Variables are containers for storing data values.
In C++, there are different types of variables (defined with different keywords), for example:
int- stores integers (whole numbers), without decimals, such as 123 or -123
double- stores floating point numbers, with decimals, such as 19.99 or -19.99
char- stores single characters, such as 'a' or 'B'. Char values are surrounded by single quotes
string- stores text, such as "Hello World". String values are surrounded by double quotes
bool- stores values with two states: true or false
Declaring (Creating) Variables
To create a variable, you must specify the type and assign it a value:
Where type is one of C++ types (such as
variable is the name of the variable (such as x or
myName). The equal sign is used to assign values to the variable.
To create a variable that should store a number, look at the following example:
Create a variable called myNum of type
int and assign it the value 15:
cout << myNum;
You can also declare a variable without assigning the value, and assign the value later:
myNum = 15;
cout << myNum;
Note that if you assign a new value to an existing variable, it will overwrite the previous value:
myNum = 10; // Now myNum is 10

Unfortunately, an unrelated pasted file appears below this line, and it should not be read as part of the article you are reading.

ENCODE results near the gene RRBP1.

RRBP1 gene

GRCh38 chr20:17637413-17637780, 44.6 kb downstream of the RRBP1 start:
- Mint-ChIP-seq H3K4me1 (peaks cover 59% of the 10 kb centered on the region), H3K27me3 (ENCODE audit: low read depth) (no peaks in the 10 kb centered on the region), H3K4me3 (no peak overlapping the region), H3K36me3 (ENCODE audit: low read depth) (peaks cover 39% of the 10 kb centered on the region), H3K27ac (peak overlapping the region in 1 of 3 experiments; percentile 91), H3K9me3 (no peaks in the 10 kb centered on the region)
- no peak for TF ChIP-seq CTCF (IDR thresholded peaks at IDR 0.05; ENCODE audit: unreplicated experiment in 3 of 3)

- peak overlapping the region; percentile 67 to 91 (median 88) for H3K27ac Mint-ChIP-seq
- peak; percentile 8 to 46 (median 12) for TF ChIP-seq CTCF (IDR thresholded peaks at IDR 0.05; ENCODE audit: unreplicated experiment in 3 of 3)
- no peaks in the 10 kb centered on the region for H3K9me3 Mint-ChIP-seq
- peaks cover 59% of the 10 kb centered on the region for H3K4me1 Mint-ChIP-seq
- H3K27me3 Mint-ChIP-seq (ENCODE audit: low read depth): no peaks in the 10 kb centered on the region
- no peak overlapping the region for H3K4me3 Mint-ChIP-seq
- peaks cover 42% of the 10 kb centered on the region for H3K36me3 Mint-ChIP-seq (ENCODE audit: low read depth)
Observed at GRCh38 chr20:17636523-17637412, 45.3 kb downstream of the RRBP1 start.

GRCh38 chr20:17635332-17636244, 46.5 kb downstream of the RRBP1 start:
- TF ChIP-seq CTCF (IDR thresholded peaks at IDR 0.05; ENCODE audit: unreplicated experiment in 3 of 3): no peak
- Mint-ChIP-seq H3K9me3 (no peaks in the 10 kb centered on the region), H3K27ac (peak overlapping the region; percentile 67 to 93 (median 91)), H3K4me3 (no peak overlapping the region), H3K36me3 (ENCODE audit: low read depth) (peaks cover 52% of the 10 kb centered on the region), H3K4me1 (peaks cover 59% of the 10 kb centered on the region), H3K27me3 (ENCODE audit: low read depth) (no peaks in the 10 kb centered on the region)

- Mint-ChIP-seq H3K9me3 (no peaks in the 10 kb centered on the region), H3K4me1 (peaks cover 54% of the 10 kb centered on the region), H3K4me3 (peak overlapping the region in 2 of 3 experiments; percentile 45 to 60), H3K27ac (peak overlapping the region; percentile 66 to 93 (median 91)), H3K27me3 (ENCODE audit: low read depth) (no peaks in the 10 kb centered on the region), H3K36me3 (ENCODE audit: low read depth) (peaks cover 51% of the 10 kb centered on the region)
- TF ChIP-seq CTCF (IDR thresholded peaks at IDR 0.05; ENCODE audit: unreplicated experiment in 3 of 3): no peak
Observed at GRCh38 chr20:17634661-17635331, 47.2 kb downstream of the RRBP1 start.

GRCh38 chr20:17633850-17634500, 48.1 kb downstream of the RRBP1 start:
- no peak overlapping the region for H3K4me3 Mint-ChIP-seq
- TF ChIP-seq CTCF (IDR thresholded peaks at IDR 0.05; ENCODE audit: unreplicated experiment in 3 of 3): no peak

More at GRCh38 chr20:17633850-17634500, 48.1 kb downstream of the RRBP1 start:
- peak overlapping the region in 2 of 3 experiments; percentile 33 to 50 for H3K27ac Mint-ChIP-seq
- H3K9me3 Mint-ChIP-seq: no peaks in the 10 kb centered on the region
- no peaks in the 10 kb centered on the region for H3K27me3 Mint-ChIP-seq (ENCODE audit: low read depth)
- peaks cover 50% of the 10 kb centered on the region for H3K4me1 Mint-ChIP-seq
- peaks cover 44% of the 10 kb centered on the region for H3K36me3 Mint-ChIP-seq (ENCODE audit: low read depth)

cout << myNum; // Outputs 10
However, you can add the
const keyword if
you don't want others (or yourself) to override existing values (this will declare the
variable as "constant", which means unchangeable and read-only):
myNum = 10; // error: assignment of read-only variable 'myNum'
A demonstration of other data types:
double myFloatNum = 5.99; // Floating point number (with decimals)
char myLetter = 'D'; // Character
string myText = "Hello"; // String (text)
bool myBoolean = true; // Boolean (true or false)
You will learn more about the individual types in the Data Types chapter.
cout object is used together with the
operator to display variables.
To combine both text and a variable, separate them with the
cout << "I am " << myAge << " years old.";
Add Variables Together
To add a variable to another variable, you can use the
int y = 6;
int sum = x + y;
cout << sum;
Declare Many Variables
To declare more than one variable of the same type, you can use a comma-separated list:
cout << x + y + z;
All C++ variables must be identified with unique names.
These unique names are called identifiers.
Identifiers can be short names (like x and y) or more descriptive names (age, sum, totalVolume).
The general rules for constructing names for variables (unique identifiers) are:
- Names can contain letters, digits and underscores
- Names must begin with a letter or an underscore (_)
- Names are case sensitive ("myVar" and "myvar" are different variables)
- Names cannot contain whitespaces or special characters like !, #, %, etc.
- Reserved words (like C++ keywords, such as
int) cannot be used as names